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“Suitability” the standard for dismissal during probationary periods rules Ontario Divisional Court

“Suitability” the standard for dismissal during probationary periods rules Ontario Divisional Court

By May 18, 2016July 29th, 2019No Comments


In a recent case, the Ontario Divisional Court clarified the standard required for dismissal of employees during probationary periods. Employers are reminded that probationary periods are to serve as a time for determining the “suitability” of the employee for employment, but employers must be fair in their assessment.

In Nagribianko v Select Wine Merchants Ltd., an employee started employment with Select Wine Merchants on a six-month probationary period and was dismissed just before the end of the trial period. The employee filed a wrongful dismissal suit.

The Ontario Divisional Court held that the standard of dismissal for probationary employees is “suitability”. The employer has discretion in determining “suitability”, which cannot be questioned, but must act fairly in determining whether the employee is “suitable”, and give the employee fair opportunity to demonstrate their ability. The presumption of a reasonable notice requirement for dismissal will be rebutted if the employer set job-performance criteria that were reasonable in connection to the employment, informed the probationary employee of these criteria, allowed the employee reasonable opportunity to satisfy the criteria, and met with the employee to discuss job performance. As such, the court rejected Mr. Nagribianko’s claim by pointing out that Mr. Nagribianko knew that his employment was subject to probationary conditions. The fact that the employee was not presented with a hard copy of the employee handbook had no impact on these facts. Further, employment which is subject to a probationary period cannot by itself be considered as “inducement’ away from another form of secure employment.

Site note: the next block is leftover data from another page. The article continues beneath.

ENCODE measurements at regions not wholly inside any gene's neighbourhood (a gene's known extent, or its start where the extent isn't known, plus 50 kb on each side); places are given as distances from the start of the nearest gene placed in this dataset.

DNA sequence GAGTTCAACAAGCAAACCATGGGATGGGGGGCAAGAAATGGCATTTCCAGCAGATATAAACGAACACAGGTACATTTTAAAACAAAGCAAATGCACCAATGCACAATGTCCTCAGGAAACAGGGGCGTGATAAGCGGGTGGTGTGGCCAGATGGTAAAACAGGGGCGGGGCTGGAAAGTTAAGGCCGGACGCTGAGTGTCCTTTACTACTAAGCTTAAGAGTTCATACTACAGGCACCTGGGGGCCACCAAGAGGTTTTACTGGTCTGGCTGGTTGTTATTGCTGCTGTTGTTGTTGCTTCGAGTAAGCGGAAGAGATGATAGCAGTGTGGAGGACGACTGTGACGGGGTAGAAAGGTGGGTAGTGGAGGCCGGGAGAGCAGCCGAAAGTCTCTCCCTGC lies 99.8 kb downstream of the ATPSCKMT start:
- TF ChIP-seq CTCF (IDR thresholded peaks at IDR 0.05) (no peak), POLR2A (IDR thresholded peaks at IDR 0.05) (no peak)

While probation allows employers broad discretion in decisions regarding a probationary employee’s long-term employment, one of the takeaways from this decision is that this discretion is not unlimited, as employers must act fairly in their decision making. Employee rights are further protected by the requirement that probationary periods must be explicitly contracted for, and cannot violate the Employment Standards Act.

If you believe that you have not been treated fairly by your employer, do not face your struggle alone. De Bousquet PC has a proven track record of fighting for the rights of employees and we will help you obtain the best results in your case.

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